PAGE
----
Then one night, Dick was introducing one of the songs and asked me a question. I was stunned. He wasn’t supposed to engage me. I was there to make music and nothing else. I started to sweat and shake. He just reached over and took my hand, gazing at me lovingly, and I answered him while looking at him instead of the audience. I don’t remember what else I said, but I’ve been told that I can be funny, and everyone laughed at what I said. I felt like a light suddenly turned on. Maybe I could decide to be engaging or even funny on purpose. It wasn’t easy, but I kept at it until it became part of the performance. Now, I was not just a singer and songwriter, I was becoming a performer. Dick taught me to include some of my stories in the shows. He taught me the importance of connecting with the audience personally by sharing my life but also by meeting them during the intermissions, thanking them for coming to the shows. Eventually, I was able to translate this to social situations, too. I was still shy but not terrified any more.
We had moved in together into a two-bedroom apartment in the Mansion neighborhood of Albany. It was just behind The Free School. Now, I was finally able to have my much-loved piano. This was the instrument I’d learned to play on. I have had a long and arduous history with this instrument. When I was nine-years old, I was offered music lessons in school. I chose violin. My parents got me the loan of a full-sized violin from a family friend. It was way too big for me, but I was determined to learn. I played “Hot Cross Buns” and “This Old Man” for weeks, squealing and squeaking my way through them, pleased that I could scratch out a tune. My teacher was encouraging, telling me that I was making good progress, but it drove my parents crazy. After a week, they banished me to the dirty, dingy basement/garage. My dad and brother constantly teased me until I finally quit my lessons, giving up violin completely.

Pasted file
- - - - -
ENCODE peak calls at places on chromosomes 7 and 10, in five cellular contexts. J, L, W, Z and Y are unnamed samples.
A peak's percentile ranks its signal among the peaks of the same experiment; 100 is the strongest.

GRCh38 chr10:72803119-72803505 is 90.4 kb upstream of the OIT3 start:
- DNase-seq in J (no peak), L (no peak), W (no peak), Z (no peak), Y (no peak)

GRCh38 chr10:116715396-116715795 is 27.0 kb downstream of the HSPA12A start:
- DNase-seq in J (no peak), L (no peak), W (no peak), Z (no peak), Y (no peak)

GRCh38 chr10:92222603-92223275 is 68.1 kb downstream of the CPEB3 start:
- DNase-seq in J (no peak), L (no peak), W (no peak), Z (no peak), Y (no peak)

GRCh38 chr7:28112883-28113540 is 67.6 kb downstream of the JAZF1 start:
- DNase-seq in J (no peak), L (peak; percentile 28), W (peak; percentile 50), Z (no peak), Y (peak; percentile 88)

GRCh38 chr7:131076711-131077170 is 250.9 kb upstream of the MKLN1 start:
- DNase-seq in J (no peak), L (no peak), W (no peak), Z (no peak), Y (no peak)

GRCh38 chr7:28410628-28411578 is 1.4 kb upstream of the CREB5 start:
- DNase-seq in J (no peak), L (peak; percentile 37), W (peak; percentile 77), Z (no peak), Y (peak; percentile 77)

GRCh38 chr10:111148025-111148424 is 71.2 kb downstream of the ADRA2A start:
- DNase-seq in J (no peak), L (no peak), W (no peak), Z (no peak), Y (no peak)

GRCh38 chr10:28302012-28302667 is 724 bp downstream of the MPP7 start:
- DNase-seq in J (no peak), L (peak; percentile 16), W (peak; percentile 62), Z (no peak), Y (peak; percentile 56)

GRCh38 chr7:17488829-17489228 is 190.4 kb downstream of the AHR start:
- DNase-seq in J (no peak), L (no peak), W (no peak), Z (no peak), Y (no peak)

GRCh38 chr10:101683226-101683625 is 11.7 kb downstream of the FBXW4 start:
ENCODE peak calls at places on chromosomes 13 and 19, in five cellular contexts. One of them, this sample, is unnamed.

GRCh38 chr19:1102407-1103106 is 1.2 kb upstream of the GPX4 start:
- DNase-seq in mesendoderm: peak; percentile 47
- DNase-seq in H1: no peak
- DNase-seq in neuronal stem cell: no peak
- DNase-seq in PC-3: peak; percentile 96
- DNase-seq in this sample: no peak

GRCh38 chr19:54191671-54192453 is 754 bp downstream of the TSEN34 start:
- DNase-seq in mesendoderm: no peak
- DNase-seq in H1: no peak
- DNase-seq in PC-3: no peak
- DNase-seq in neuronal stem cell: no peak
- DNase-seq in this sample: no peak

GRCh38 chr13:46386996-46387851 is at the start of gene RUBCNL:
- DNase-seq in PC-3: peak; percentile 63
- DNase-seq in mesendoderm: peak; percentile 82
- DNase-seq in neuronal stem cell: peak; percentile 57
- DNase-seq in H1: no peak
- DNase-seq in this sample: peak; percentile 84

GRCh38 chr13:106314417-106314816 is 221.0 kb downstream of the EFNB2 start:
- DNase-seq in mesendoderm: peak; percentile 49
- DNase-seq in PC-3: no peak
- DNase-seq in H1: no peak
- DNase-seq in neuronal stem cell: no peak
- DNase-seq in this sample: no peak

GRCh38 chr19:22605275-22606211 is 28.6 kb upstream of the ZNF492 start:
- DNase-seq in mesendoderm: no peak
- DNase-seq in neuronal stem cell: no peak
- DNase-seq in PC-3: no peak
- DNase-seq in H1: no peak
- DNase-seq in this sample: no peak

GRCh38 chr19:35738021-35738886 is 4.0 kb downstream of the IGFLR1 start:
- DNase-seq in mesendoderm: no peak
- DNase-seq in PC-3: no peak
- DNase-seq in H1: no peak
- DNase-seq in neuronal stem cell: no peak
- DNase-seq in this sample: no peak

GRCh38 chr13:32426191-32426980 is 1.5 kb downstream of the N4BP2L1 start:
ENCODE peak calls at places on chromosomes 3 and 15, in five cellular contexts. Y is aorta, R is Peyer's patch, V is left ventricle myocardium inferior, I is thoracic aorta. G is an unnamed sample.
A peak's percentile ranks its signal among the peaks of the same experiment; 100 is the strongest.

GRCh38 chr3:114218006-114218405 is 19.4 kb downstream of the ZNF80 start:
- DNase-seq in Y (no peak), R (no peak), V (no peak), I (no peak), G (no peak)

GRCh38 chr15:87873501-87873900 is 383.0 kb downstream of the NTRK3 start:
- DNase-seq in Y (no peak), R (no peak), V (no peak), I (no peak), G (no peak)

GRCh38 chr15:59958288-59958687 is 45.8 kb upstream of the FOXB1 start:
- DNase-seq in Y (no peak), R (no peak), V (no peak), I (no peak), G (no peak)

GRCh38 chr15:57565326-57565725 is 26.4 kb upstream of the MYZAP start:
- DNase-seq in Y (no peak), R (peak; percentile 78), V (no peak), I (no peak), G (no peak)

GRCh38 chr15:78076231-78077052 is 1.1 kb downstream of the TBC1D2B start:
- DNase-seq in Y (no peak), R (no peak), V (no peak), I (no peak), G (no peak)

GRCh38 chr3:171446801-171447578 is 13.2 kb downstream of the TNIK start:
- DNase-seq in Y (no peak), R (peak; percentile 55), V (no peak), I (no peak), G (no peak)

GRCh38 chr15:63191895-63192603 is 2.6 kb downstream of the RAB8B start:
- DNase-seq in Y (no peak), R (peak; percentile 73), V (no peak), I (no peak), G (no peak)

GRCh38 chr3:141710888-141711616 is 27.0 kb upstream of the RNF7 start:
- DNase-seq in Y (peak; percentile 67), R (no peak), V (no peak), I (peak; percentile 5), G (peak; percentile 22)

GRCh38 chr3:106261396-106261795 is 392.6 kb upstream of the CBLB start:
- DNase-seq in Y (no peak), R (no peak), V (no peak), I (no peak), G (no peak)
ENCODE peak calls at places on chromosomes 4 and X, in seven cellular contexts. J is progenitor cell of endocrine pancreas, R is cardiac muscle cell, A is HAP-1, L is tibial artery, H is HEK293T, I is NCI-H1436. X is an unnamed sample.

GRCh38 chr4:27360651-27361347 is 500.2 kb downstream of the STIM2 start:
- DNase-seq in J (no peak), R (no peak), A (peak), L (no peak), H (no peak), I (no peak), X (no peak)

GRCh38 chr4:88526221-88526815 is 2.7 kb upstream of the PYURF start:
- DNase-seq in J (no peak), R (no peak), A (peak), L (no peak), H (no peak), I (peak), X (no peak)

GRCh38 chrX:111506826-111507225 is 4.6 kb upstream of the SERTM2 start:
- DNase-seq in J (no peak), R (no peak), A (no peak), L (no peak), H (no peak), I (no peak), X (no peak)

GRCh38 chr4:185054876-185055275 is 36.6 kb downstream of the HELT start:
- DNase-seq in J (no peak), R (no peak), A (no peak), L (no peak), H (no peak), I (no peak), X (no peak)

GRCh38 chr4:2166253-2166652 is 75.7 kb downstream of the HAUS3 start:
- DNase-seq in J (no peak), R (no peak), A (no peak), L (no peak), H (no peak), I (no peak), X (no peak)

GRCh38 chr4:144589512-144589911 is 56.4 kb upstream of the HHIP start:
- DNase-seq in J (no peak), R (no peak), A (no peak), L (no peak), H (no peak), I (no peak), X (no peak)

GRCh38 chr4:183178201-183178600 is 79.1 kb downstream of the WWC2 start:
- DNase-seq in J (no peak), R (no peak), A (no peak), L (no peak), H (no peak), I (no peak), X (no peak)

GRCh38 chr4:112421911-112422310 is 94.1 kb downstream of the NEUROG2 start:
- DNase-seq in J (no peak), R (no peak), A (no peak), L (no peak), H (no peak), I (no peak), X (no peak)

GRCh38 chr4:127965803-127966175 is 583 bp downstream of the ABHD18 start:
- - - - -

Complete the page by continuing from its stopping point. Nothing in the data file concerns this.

One day, I overheard my mom and dad talking about a piano they’d been offered. It was free if they came and got it. I ran into the room, literally got down on my knees and begged them to take it. I wanted to learn to play an instrument. They kept reminding me that I had given up on the violin while I kept on crying and pleading with them. I wanted this more than anything. I finally agreed that I would not give it up and would practice every day for one hour. It is an upright grand piano built in 1888. It is a beautiful instrument that has a gorgeous tone and always stays in tune with itself. I have had many tuners and other musicians eager to buy it from me. With help from a few friends and a friend’s truck, my dad brought home what would soon become my best friend. I took lessons through high school and beyond, learning classical music and playing blues and modern music on my own. During high school, when I was relentlessly bullied, it was my salvation. I played for hours at a time, losing myself in another world and forgetting how horrible my life was turning out to be. When I moved out, it got stored in that dingy dirty basement without even a cover, but my family did move it from Connecticut to Upstate New York with them. When I moved to Albany, my mom told me that unless I took the piano, she was going to sell it. She was no longer willing to store it. I couldn’t bear the thought of losing this important piece of me, so I found a friend who wanted piano lessons for her children in exchange for housing my piano. Now it was time for me to take it back. She was sad to let it go.
I hired professional piano movers because I knew it would be tricky to get it inside our apartment. I watched how they managed it carefully, so that when it came time to move it again, I would know how to do it. And, thanks to many friends over the years, it has been moved without harm too many times to count. It was fascinating watching them tip it on the side with the keys going vertically instead of horizontal. They were able to round the sharp corners with ease. Now I was able to give piano lessons in my own home instead of traveling to other people’s homes. I also played classical music again and wrote songs on the piano. I still use keyboard as a tool for writing or learning difficult things but rarely play just for pleasure. Word of mouth took over, and soon I was giving more piano lessons than ever, and now I had added voice training, too. I signed up for a series of classes on being an artist educator, started creating programs for schools and libraries while continuing book to shows regionally for Cavanaugh & Kavanaugh. My new music career was well on its way.